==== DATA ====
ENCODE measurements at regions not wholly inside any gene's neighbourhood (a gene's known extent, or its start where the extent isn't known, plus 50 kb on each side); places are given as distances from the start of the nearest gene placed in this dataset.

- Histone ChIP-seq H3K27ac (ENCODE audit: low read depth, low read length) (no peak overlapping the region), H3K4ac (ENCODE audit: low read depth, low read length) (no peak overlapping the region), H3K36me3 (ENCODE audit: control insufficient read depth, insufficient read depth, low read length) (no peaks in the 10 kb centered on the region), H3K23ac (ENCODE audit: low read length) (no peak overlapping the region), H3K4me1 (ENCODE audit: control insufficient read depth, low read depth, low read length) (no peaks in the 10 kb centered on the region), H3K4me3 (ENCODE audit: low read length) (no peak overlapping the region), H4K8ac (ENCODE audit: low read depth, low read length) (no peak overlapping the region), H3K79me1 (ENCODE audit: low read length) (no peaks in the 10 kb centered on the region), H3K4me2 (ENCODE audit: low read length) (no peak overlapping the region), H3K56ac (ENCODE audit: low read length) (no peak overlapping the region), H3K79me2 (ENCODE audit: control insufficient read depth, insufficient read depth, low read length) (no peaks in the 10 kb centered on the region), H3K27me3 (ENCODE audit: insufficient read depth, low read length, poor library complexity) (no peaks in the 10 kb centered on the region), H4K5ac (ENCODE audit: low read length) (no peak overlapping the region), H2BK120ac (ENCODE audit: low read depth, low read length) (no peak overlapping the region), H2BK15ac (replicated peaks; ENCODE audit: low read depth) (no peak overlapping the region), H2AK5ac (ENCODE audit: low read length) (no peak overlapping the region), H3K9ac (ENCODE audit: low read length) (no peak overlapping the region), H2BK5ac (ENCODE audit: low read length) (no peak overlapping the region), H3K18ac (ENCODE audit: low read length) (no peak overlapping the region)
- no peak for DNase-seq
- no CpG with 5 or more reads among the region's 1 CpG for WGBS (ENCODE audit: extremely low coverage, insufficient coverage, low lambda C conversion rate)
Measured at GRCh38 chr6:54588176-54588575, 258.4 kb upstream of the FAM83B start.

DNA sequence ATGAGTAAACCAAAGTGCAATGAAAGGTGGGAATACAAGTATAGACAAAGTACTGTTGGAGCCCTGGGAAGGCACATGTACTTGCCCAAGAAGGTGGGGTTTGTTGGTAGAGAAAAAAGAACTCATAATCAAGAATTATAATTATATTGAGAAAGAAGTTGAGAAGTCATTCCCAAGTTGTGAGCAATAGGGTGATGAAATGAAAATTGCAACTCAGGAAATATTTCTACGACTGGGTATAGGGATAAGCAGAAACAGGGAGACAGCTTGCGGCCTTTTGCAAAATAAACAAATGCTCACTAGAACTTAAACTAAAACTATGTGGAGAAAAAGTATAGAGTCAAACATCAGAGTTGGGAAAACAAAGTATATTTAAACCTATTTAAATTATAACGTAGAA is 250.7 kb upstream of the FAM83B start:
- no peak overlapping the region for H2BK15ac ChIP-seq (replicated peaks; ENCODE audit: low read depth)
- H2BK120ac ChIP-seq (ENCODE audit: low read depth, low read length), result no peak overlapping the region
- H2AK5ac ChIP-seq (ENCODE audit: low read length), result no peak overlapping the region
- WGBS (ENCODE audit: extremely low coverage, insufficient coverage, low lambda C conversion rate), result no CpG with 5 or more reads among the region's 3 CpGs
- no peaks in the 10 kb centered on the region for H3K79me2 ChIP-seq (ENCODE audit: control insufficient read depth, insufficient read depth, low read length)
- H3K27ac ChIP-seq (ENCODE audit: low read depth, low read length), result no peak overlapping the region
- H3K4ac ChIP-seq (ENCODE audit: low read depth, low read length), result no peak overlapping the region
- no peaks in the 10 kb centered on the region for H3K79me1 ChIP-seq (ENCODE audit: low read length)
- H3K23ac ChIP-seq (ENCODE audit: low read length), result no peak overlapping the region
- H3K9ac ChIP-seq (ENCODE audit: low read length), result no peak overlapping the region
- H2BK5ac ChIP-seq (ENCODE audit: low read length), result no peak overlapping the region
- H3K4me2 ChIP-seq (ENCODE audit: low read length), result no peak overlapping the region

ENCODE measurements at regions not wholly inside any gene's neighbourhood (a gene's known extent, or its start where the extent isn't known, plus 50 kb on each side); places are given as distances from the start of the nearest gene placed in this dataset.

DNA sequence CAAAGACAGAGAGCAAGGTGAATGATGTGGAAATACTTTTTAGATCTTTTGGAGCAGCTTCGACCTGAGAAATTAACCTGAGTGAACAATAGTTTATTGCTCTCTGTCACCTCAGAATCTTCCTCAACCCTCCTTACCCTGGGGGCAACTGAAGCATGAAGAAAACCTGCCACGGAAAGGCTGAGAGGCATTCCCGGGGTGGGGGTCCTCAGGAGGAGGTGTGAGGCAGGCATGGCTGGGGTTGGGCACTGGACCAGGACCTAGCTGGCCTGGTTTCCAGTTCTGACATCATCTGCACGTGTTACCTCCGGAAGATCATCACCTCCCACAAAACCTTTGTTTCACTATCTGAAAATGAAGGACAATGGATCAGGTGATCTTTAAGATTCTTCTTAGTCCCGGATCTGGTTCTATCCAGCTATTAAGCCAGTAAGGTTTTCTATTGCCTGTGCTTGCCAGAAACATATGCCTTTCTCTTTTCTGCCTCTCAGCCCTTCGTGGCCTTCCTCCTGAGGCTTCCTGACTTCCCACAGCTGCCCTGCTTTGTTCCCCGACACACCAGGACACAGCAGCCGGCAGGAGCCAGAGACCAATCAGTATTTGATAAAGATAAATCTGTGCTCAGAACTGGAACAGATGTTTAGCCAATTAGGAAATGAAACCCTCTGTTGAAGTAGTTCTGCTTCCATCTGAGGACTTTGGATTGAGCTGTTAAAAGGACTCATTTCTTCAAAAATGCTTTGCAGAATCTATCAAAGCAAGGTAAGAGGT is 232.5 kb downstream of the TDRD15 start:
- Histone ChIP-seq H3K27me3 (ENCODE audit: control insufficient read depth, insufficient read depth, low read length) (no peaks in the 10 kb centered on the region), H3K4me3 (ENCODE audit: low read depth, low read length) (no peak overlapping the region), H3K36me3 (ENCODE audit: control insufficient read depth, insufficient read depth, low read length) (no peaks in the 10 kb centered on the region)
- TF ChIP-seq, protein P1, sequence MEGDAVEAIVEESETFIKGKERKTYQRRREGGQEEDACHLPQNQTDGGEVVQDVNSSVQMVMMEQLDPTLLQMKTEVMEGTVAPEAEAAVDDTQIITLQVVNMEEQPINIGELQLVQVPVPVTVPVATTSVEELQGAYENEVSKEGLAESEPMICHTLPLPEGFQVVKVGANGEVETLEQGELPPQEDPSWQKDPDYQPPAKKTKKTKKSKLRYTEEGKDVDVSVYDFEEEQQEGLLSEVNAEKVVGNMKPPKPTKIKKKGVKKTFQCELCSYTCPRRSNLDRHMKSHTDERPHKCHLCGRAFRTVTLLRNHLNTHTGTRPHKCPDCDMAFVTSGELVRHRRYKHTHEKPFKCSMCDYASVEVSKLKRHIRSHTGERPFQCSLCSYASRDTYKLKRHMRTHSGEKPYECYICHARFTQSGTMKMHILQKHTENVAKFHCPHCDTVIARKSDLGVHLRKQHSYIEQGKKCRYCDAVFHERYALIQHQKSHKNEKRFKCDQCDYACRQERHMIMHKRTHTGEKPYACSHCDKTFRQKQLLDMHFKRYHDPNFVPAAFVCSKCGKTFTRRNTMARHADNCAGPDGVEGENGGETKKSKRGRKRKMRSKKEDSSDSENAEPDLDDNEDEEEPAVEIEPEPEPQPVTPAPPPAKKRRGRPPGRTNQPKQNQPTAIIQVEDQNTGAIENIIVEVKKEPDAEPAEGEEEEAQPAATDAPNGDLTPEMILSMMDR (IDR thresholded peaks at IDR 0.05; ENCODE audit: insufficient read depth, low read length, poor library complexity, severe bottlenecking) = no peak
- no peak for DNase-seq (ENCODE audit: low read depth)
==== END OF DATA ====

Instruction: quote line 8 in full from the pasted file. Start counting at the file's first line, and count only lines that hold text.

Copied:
- H2BK120ac ChIP-seq (ENCODE audit: low read depth, low read length), result no peak overlapping the region